This site uses cookies to improve your experience and to provide services and advertising. By continuing to browse, you agree to the use of cookies described in our Cookies Policy. You may change your settings at any time but this may impact on the functionality of the site. To learn more see our Cookies Policy.
OK
Dublin: 14 °C Tuesday 23 April, 2019
Advertisement

Antidepressant prescriptions increased after Brexit vote

The UK voted to leave the EU on 23 June 2016.

Image: kubicka via Shutterstock

THE AFTERMATH of the Brexit referendum has been linked to a rise in antidepressant prescribing in England, a new study has found. 

The UK voted to leave the EU on 23 June 2016, with 51.9% of people voting to leave. 

While this finding is open to interpretation, the researchers suggest this trend may have been prompted by the increased uncertainty experienced by some sectors of the population, in the wake of the vote.

Evidence has suggested that major societal events can affect a nation’s mental health, and the researchers wanted to find out if the vote for Brexit might have had a similar impact. 

In order to do this, the researchers compared official monthly prescribing data for antidepressants for all 326 voting areas in England with other classes of drugs for conditions less likely to be immediately affected by changes in mood. 

These included drugs to treat anaemia, gout, insulins, thyroid problems, drugs to lower blood glucose and blood fats, and muscle relaxants. 

Prescribing patterns were examined specifically for the month of July every year between 2011 and 2016 to capture the immediate aftermath of the referendum results. 

To ensure they could compare the different types of drugs, they calculated a “defined daily dose”, or DDD for short. 

The 326 voting areas were home to an average of 36.6 general practices (GPs), with an average population of 164,534 people in each area. 

The number of DDDs prescribed was then divided by each voting area’s population to estimate average prescribing levels per person. This data was then combined with the referendum result for each area.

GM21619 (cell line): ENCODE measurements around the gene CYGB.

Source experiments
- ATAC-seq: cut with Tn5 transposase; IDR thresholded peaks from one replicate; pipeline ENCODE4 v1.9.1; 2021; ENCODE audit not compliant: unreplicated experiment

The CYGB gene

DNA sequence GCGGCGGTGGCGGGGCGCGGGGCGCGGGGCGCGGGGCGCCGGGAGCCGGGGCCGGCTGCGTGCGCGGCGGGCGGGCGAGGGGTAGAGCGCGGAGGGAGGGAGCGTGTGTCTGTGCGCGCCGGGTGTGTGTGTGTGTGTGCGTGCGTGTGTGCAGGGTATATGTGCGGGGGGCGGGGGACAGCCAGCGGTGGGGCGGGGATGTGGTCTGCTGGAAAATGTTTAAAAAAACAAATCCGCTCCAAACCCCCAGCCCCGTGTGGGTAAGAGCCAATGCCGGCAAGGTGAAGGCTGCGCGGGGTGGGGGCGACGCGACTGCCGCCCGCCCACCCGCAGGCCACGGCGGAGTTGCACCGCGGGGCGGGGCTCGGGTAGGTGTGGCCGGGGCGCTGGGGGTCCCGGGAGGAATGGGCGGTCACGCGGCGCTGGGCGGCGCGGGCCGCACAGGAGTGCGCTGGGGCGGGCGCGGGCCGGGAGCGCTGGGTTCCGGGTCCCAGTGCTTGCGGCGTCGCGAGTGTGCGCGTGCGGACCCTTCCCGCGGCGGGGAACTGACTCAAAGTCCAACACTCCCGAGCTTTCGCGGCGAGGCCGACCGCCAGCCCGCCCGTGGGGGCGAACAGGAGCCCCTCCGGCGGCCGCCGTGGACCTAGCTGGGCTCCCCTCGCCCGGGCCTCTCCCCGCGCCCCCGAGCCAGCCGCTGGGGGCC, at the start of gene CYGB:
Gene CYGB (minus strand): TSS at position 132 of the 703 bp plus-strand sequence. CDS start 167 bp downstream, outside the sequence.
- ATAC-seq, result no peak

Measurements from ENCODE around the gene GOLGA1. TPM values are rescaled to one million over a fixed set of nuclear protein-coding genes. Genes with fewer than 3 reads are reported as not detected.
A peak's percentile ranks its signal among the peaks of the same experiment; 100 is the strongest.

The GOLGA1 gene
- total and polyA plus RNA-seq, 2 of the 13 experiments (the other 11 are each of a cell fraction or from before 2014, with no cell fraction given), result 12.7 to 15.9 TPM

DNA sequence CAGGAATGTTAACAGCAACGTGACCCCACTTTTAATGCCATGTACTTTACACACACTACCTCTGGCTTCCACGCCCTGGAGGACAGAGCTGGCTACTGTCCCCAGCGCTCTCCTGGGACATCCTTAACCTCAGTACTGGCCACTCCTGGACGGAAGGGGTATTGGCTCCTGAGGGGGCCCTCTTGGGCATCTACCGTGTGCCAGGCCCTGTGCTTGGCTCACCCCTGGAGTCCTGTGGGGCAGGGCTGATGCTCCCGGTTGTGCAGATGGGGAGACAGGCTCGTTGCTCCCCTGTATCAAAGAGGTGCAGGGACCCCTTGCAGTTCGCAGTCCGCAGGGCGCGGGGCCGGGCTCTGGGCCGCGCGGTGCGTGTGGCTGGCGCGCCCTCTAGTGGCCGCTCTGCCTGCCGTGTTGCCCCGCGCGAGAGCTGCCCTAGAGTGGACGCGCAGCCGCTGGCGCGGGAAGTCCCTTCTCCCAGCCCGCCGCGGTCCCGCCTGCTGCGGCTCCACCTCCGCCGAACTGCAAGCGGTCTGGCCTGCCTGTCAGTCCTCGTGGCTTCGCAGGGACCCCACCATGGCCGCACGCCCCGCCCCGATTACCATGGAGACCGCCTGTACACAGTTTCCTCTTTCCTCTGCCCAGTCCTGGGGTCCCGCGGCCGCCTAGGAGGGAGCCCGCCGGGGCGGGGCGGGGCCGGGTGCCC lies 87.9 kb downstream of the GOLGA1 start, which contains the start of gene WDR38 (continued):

Referendum impact

The data showed that before the referendum, DDDs for antidepressants rose during the month of July year on year, as did prescribing for insulins and gout, anaemia, and blood fat and glucose drugs. 

In the month after the referendum, DDDs for antidepressants continued to rise, albeit at a slower pace, but those for other drugs fell, having experienced a period of growth. 

The only exception was prescriptions for muscle relaxants, which had already been in decline. 

After the referendum, the volume of antidepressants prescribed increased by 13.4% relative to the other classes of drugs studied. 

The researchers did note that this was an observational study, and as such, they can’t establish a cause. 

Antidepressants aren’t prescribed to everyone, so the results can’t be taken to mean that the mood worsened across the whole of England, nor can they rule out that mood actually improved for some people, the researchers emphasised. 

“Overall, while our findings point towards a relative increase in antidepressants prescribing as measured by DDDs per capita, results should be interpreted with caution, and further research is needed to examine whether there is any short-term relationship between the referendum result and mental health,” they wrote. 

Our study focused on an event that was unexpected, leading to an immediate shock.
From a more general perspective, this paper shows that shocks nationally can affect health, and that uncertainty about, and expectations of, future effects can have an impact on health in the short-term.

The researchers suggested that policies supporting mental health should be intensified in periods of uncertainty. 

Policy makers may underestimate the potential costs of Brexit if they focus purely on the impact on the economy or immigration, and ignore any changes in psychological wellbeing that may ultimately affect economic performance and social cohesion, they added.

The study has been published in the BMJ. 

  • Share on Facebook
  • Email this article
  •  

Read next:

COMMENTS (20)

This is YOUR comments community. Stay civil, stay constructive, stay on topic. Please familiarise yourself with our comments policy here before taking part.
write a comment

    Leave a commentcancel